Test at home could detect early Alzheimer's
It’s best to detect and treat Alzheimer’s as early as possible. According to a study published in The Journal of Neuropsychiatry and Clinical Neurosciences, a new test may be able to help.
The Self-Administered Gerocognitive Examination (SAGE) is a 15-minute written test that assesses different cognitive capabilities—such as orientation, language, reasoning, visuospatial, problem-solving and memory—to determine any potential impairment. The highest score possible is 22 points. Losing six or more points may indicate that it may be time for a person to see a doctor.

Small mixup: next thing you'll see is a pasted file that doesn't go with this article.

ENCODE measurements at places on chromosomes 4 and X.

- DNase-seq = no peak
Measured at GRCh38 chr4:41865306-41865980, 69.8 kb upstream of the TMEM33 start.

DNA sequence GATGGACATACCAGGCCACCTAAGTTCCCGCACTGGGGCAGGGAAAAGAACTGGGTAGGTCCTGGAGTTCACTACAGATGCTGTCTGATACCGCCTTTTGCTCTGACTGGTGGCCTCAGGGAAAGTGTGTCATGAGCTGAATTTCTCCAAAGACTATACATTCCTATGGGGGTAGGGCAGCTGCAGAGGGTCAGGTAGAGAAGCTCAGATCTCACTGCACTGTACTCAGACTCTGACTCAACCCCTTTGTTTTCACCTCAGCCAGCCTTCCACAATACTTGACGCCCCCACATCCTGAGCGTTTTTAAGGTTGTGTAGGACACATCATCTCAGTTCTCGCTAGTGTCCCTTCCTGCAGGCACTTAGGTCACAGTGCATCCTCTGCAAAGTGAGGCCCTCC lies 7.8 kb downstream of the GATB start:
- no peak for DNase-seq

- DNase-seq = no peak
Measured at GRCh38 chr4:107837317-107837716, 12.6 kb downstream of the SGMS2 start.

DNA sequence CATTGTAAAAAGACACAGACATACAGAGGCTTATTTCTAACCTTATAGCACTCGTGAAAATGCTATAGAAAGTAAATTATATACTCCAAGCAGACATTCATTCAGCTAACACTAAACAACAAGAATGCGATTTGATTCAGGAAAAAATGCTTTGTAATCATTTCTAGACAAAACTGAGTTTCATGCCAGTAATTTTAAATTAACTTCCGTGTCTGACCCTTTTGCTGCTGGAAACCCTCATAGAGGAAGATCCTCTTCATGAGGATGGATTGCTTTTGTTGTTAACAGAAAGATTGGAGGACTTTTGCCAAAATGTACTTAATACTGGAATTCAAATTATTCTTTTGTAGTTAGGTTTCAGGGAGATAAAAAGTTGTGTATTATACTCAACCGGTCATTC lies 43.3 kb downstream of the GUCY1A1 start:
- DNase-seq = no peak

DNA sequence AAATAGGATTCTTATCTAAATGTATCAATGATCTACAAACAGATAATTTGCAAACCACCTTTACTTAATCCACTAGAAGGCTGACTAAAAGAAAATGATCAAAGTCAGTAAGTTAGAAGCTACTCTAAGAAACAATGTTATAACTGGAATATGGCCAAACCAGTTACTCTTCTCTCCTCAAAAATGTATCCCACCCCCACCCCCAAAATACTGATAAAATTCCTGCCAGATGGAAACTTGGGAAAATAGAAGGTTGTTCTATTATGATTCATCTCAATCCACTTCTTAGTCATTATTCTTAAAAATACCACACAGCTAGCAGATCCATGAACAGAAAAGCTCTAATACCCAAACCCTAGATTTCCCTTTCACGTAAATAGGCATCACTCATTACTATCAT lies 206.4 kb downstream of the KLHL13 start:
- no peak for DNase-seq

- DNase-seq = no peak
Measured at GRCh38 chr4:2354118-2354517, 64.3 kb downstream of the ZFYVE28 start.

Researchers at Ohio State University put SAGE to the test. They asked 1,047 individuals age 50 and older to take the exam at 45 different community events. The results showed 28 percent of the test takers had some cognitive troubles. Afterward, all participants received their scores, along with additional written materials, and were encouraged to discuss the results with their doctors.
Earlier research had discovered that 80 percent of people with mild cognitive impairment had some trouble with the test and that 95 percent of people with zero cognitive impairment received normal scores. The hope is this simple test that can be taken anywhere will help detect signs of Alzheimer’s as soon as possible and lead to early treatment.